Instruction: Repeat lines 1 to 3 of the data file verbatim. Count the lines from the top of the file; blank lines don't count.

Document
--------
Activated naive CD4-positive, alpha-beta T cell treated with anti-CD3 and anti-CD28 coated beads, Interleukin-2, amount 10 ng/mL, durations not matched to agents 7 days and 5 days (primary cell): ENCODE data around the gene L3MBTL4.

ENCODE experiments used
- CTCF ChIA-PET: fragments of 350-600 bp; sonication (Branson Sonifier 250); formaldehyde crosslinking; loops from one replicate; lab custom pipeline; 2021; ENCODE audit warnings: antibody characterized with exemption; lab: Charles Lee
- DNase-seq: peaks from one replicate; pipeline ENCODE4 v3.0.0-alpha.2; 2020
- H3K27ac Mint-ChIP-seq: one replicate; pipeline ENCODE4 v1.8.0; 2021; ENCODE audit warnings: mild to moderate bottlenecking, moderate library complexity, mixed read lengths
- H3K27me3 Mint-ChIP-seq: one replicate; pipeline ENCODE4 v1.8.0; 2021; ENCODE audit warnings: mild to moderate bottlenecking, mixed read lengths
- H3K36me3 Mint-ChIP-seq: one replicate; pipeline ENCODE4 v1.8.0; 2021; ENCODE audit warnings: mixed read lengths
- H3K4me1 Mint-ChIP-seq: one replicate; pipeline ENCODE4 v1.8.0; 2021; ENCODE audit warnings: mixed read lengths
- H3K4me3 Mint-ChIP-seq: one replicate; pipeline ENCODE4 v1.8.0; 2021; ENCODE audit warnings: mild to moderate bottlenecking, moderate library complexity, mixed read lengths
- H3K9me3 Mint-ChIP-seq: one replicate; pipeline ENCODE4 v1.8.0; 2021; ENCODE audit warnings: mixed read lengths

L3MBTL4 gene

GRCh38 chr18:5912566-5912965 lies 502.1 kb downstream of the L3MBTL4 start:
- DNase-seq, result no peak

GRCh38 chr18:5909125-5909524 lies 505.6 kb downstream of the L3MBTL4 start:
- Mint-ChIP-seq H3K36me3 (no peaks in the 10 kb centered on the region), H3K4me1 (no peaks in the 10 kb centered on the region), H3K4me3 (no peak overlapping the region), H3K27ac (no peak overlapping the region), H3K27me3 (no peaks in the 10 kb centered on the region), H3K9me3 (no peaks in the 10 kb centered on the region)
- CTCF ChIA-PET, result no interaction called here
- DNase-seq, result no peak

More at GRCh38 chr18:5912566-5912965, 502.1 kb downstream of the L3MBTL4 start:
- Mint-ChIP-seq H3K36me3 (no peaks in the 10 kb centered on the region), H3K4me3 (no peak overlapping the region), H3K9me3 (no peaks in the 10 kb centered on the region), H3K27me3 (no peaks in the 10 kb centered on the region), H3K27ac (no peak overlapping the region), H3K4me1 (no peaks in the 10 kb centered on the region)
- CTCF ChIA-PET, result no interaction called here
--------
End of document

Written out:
Activated naive CD4-positive, alpha-beta T cell treated with anti-CD3 and anti-CD28 coated beads, Interleukin-2, amount 10 ng/mL, durations not matched to agents 7 days and 5 days (primary cell): ENCODE data around the gene L3MBTL4.

ENCODE experiments used
- CTCF ChIA-PET: fragments of 350-600 bp; sonication (Branson Sonifier 250); formaldehyde crosslinking; loops from one replicate; lab custom pipeline; 2021; ENCODE audit warnings: antibody characterized with exemption; lab: Charles Lee